The topic of genetically modified food has long been a point of contention when it comes to the fight to end global hunger. And malnutrition. In 2014, in perhaps the starkest example of the dissonance that exists between scientists and the general public, a Pew poll found that just 37 percent of adults in the US believed GMOs were safe to consume, while 88 percent of researches from the American Association for the advancement of Science supported the practice of genetically modified foods.

Now, 109 Nobel laureates—most of whom were awarded their distinctions in physics, chemistry and medicine—have written a letter to Greenpeace, urging the environmental organization to cease its opposition of GMOs.

We urge Greenpeace and its supporters to re-examine the experience of farmers and consumers worldwide with crops and foods improved through biotechnology, recognize the findings of authoritative scientific bodies and regulatory agencies, and abandon their campaign against "GMOs" in general and Golden Rice in particular,” the letter reads. Led by Richard J. Roberts, the winner of the 1993 Nobel Prize in Physiology or Medicine, the laureates unveiled the letter at a press conference on Thursday. “[Greenpeace and other organizations] have misrepresented their risks, benefits, and impacts, and supported the criminal destruction of approved field trials and research projects.”

According to the New York Times, the debate centers around the fundamental properties of GMOs. Supports believe the practice is healthy for consumption, are less damaging to the environment, and deliver important nutrients to men, women, and children in poor regions in Africa and Southeast Asia.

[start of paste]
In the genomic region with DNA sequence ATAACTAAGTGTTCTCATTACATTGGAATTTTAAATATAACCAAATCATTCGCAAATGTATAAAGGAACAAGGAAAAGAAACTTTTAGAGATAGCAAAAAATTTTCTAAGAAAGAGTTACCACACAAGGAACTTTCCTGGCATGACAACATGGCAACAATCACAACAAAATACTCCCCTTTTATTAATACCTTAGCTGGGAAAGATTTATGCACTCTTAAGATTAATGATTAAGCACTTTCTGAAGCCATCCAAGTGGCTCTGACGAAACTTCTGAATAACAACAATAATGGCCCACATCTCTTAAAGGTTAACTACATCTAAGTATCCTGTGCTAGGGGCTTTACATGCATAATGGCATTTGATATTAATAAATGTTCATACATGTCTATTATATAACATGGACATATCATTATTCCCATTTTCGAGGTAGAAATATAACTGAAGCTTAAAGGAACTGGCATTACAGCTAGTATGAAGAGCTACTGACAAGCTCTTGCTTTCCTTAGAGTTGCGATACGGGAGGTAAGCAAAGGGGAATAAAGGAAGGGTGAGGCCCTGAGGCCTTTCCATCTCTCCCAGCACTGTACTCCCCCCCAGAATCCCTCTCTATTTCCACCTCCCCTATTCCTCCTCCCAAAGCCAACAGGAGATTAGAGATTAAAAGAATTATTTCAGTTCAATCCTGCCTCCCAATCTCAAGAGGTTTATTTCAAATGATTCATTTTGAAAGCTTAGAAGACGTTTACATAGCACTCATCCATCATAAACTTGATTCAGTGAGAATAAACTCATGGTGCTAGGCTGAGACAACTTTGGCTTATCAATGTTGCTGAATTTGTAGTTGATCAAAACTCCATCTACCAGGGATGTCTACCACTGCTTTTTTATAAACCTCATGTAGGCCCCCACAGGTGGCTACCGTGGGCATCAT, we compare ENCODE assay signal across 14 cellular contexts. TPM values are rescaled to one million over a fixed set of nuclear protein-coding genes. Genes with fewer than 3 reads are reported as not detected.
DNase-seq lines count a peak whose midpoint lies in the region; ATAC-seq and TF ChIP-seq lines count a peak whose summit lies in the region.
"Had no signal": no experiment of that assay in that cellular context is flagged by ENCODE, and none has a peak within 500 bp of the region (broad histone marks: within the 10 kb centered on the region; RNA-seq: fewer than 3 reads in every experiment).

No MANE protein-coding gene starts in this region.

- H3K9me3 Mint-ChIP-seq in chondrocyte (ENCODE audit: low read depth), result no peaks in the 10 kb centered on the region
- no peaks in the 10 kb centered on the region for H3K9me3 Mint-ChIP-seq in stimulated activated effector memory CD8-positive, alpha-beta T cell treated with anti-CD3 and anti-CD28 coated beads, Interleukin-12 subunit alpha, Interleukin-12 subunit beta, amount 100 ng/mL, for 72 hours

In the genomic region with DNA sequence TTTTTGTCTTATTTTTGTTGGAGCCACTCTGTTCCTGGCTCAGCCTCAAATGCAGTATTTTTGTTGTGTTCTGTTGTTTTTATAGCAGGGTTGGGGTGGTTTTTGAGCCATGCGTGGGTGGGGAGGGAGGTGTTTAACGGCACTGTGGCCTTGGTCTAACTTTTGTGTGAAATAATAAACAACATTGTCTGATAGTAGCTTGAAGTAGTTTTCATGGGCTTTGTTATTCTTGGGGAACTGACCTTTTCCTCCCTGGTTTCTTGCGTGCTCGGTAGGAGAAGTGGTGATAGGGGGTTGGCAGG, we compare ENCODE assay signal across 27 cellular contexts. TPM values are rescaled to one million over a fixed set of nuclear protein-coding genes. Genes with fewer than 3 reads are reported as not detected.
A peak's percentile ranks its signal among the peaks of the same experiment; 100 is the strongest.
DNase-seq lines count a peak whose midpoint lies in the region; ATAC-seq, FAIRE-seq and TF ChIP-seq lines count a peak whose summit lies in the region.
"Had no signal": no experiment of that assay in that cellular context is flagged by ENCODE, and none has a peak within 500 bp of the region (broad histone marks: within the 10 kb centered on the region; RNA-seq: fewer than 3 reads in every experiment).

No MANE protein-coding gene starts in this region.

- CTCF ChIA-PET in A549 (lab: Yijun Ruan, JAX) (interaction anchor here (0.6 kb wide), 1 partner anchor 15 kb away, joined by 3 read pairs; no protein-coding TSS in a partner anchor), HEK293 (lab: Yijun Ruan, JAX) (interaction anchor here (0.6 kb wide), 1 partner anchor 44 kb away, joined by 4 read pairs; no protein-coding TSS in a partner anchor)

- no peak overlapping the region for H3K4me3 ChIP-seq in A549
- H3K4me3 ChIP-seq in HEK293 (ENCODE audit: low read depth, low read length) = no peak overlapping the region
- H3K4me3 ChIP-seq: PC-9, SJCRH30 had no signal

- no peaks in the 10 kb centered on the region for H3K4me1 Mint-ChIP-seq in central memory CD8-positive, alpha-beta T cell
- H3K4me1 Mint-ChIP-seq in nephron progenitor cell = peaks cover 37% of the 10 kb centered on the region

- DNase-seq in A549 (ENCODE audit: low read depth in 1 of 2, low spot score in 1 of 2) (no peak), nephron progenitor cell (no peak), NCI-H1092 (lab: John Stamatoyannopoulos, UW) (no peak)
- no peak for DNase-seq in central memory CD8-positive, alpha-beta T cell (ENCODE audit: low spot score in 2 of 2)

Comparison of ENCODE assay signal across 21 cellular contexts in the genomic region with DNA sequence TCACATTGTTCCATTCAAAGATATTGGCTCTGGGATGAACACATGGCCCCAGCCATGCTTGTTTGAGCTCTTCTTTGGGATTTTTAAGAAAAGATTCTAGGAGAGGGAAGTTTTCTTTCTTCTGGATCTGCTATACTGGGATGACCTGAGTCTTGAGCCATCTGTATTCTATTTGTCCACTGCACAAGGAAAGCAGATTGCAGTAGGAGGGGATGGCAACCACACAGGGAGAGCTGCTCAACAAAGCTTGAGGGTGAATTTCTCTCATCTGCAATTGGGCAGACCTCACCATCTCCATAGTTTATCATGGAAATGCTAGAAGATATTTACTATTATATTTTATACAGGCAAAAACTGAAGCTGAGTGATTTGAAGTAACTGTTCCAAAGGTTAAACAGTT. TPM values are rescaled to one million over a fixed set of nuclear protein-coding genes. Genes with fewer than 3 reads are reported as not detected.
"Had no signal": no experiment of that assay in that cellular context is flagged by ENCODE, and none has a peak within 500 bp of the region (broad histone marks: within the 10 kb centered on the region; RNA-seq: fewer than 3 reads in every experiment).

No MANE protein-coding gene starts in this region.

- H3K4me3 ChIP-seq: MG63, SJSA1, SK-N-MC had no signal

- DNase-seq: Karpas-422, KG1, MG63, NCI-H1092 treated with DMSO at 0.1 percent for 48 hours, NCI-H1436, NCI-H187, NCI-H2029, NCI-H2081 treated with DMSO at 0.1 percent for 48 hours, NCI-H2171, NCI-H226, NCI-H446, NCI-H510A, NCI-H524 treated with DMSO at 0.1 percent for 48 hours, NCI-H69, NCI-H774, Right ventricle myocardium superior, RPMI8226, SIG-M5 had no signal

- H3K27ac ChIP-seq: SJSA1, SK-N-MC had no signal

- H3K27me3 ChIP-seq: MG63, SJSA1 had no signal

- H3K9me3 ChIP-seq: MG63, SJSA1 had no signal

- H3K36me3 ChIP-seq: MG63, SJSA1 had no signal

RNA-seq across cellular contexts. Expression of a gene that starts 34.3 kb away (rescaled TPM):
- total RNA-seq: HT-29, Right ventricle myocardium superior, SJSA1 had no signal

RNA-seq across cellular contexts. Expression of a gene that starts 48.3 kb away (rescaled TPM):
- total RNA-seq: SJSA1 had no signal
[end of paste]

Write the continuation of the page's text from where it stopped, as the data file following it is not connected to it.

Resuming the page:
Much of the current conversation has revolved around Golden Rice, which uses manipulated genes from bacteria and corn, but also contains beta-carotene, a source of vitamin A. Opponents of biotechnology, like Greenpeace, believe the combinations of genes, which do not occur organically nature, will contaminate other crops and not truly solve the global crisis of malnutrition. Instead, Greenpeace believes “diverse, healthy diets,” are the answer, according to the Times.

“Corporations are overhyping ‘Golden’ rice to pave the way for global approval of other more profitable genetically engineered crops,” Greenpeace wrote in a statement. “This costly experiment has failed to produce results for the last 20 years and diverted attention from methods that already work. Rather than invest in this overpriced public relations exercise, we need to address malnutrition through a more diverse diet, equitable access to food and eco-agriculture.”

Still, while the debate continues between the laureates and Greenpeace, the general public is often left feeling misinformed.

“Despite broadly similar views about the overall place of science in America, citizens and scientists often see science-related issues through different sets of eyes,” the 2014 Pew poll reads. “There are large differences in their views across a host of issues.”

[via New York Times]